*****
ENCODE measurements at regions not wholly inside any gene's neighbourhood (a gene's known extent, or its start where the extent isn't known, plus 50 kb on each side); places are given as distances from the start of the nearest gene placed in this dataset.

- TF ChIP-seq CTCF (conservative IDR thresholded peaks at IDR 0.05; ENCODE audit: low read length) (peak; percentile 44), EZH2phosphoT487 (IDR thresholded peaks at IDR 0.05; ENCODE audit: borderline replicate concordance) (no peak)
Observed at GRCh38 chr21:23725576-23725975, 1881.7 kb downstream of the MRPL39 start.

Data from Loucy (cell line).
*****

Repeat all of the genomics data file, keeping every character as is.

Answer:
ENCODE measurements at regions not wholly inside any gene's neighbourhood (a gene's known extent, or its start where the extent isn't known, plus 50 kb on each side); places are given as distances from the start of the nearest gene placed in this dataset.

- TF ChIP-seq CTCF (conservative IDR thresholded peaks at IDR 0.05; ENCODE audit: low read length) (peak; percentile 44), EZH2phosphoT487 (IDR thresholded peaks at IDR 0.05; ENCODE audit: borderline replicate concordance) (no peak)
Observed at GRCh38 chr21:23725576-23725975, 1881.7 kb downstream of the MRPL39 start.

Data from Loucy (cell line).